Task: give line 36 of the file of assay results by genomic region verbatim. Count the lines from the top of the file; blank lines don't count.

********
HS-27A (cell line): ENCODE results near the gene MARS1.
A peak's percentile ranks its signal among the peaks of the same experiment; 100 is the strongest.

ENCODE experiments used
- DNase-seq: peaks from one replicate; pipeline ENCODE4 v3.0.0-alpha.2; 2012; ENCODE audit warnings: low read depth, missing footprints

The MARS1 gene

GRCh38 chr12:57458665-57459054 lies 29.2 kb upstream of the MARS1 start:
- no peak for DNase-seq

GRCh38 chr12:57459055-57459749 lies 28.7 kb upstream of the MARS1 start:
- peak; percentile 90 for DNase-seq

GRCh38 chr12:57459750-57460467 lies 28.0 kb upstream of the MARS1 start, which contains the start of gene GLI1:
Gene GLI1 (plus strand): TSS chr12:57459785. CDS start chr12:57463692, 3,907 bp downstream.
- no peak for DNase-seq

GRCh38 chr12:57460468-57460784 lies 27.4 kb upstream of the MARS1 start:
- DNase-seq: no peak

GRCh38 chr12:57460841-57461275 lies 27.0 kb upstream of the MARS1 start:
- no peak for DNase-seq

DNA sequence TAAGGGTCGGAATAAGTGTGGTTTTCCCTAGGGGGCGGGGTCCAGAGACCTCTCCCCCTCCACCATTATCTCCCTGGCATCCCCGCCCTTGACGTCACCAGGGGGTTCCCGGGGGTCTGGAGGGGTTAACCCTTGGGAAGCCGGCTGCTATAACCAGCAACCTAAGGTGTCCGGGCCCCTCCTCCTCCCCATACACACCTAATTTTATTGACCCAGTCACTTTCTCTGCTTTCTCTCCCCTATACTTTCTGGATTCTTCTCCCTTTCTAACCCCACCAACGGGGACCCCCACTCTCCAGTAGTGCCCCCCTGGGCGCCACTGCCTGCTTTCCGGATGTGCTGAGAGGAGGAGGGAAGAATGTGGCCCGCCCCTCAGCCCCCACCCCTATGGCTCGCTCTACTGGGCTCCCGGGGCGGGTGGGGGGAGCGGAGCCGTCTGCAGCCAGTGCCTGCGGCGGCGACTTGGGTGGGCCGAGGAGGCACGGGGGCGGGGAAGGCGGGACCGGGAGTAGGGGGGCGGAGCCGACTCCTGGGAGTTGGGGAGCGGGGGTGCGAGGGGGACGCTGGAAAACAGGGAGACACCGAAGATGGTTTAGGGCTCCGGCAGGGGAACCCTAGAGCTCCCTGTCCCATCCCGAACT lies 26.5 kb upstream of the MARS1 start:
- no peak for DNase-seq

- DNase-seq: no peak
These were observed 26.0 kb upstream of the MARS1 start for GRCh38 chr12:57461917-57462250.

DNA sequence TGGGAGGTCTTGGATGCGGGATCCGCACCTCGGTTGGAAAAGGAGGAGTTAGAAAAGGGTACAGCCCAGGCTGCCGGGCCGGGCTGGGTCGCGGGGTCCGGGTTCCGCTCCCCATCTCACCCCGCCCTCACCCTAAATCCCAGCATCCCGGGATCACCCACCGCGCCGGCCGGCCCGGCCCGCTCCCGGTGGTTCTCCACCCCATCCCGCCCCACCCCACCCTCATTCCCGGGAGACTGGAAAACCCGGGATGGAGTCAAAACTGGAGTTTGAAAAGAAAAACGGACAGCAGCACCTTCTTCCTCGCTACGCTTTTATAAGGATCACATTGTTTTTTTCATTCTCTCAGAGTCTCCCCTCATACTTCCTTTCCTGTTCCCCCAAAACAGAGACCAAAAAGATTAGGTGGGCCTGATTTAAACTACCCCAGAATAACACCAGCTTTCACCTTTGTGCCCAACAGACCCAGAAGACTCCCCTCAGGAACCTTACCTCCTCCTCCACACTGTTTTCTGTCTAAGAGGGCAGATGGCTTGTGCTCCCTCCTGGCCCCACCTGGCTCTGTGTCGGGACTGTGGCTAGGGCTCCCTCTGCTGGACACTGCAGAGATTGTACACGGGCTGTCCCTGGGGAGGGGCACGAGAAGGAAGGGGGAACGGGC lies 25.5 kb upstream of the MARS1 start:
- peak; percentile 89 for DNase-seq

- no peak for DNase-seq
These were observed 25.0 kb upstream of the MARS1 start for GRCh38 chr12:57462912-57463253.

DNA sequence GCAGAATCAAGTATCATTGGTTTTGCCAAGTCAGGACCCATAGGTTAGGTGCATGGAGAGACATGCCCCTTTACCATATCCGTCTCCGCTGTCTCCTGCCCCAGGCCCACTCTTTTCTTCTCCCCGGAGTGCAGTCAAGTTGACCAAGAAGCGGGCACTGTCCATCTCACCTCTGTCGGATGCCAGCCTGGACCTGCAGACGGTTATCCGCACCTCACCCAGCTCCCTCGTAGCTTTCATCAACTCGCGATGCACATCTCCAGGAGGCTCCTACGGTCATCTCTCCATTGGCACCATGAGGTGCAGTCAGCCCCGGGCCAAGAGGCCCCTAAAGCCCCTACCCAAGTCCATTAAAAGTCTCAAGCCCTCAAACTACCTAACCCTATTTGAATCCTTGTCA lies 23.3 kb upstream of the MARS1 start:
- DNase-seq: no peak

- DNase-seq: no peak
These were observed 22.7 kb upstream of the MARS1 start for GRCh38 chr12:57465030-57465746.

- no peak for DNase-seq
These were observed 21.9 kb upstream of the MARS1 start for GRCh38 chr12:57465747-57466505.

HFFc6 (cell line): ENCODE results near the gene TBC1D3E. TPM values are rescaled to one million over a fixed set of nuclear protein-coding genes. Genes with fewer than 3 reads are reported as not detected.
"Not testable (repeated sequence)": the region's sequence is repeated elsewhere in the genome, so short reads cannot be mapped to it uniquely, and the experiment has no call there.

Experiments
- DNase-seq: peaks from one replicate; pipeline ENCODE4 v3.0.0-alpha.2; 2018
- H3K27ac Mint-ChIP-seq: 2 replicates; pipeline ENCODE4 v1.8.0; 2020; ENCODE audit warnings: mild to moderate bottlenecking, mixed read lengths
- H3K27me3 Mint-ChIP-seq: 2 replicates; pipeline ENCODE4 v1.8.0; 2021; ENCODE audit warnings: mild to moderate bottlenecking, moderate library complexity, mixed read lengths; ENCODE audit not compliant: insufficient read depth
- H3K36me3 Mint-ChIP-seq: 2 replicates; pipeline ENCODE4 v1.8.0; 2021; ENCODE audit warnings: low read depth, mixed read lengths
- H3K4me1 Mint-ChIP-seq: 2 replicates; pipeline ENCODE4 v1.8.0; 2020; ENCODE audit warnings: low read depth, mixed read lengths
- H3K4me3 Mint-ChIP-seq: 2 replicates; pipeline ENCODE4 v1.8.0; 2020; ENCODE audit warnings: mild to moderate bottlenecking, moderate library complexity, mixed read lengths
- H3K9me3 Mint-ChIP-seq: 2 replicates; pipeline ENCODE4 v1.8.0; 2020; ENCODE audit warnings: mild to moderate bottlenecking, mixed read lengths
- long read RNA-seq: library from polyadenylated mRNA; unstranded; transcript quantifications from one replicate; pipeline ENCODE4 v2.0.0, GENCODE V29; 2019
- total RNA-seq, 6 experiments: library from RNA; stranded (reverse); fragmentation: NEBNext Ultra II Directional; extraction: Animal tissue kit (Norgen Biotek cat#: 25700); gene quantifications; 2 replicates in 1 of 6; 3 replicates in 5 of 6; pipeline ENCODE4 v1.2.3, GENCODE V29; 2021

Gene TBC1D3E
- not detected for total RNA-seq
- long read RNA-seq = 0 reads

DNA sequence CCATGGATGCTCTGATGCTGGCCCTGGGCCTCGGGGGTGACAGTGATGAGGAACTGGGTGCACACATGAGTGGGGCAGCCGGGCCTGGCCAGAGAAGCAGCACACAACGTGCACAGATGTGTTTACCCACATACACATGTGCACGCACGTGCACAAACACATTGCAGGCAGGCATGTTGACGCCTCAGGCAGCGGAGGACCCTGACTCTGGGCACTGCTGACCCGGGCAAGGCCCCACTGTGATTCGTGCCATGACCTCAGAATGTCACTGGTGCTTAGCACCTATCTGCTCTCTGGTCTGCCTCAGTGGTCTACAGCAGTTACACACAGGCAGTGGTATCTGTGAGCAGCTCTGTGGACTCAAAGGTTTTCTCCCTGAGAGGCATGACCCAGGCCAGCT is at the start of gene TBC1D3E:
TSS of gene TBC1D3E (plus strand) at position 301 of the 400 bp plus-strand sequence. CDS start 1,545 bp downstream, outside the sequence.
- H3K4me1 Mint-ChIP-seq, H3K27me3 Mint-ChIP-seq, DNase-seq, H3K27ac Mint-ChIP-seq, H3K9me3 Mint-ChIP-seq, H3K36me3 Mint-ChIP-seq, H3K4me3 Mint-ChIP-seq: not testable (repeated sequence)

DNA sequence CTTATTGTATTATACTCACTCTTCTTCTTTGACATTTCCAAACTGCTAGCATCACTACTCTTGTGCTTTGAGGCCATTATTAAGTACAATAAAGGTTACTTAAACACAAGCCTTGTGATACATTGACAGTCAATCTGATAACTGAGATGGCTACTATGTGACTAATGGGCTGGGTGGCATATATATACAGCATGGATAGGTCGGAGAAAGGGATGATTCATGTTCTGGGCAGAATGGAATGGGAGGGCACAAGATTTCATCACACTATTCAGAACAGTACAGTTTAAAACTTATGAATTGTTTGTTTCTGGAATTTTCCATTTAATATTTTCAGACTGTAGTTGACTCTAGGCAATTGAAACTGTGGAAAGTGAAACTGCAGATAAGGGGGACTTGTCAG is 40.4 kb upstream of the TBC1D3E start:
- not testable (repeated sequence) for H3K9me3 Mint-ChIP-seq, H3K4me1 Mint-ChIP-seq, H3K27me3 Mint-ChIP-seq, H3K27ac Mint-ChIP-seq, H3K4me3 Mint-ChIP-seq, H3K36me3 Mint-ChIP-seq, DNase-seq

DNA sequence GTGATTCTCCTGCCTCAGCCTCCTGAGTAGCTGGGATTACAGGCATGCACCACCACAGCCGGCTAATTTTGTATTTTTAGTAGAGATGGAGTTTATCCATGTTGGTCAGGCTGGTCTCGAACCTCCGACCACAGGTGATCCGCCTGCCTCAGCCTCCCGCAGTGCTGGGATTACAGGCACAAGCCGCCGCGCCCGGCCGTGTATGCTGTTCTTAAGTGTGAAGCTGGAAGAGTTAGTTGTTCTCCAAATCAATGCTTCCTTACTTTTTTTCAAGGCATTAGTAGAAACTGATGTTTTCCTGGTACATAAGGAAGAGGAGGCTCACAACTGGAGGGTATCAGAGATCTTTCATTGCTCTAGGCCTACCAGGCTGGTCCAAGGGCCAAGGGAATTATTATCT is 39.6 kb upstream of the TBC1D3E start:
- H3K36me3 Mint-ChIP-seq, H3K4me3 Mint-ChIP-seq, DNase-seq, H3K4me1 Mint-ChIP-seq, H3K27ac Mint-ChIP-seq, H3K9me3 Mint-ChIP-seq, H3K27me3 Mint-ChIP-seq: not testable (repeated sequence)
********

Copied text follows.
- H3K27me3 Mint-ChIP-seq: 2 replicates; pipeline ENCODE4 v1.8.0; 2021; ENCODE audit warnings: mild to moderate bottlenecking, moderate library complexity, mixed read lengths; ENCODE audit not compliant: insufficient read depth